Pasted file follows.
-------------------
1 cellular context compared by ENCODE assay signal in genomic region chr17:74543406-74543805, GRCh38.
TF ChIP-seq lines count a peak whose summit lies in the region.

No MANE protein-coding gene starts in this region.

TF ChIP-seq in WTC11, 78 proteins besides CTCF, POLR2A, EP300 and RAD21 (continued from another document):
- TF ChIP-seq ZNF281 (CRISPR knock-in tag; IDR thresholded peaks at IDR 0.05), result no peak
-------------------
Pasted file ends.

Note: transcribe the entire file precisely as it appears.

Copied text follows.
1 cellular context compared by ENCODE assay signal in genomic region chr17:74543406-74543805, GRCh38.
TF ChIP-seq lines count a peak whose summit lies in the region.

No MANE protein-coding gene starts in this region.

TF ChIP-seq in WTC11, 78 proteins besides CTCF, POLR2A, EP300 and RAD21 (continued from another document):
- TF ChIP-seq ZNF281 (CRISPR knock-in tag; IDR thresholded peaks at IDR 0.05), result no peak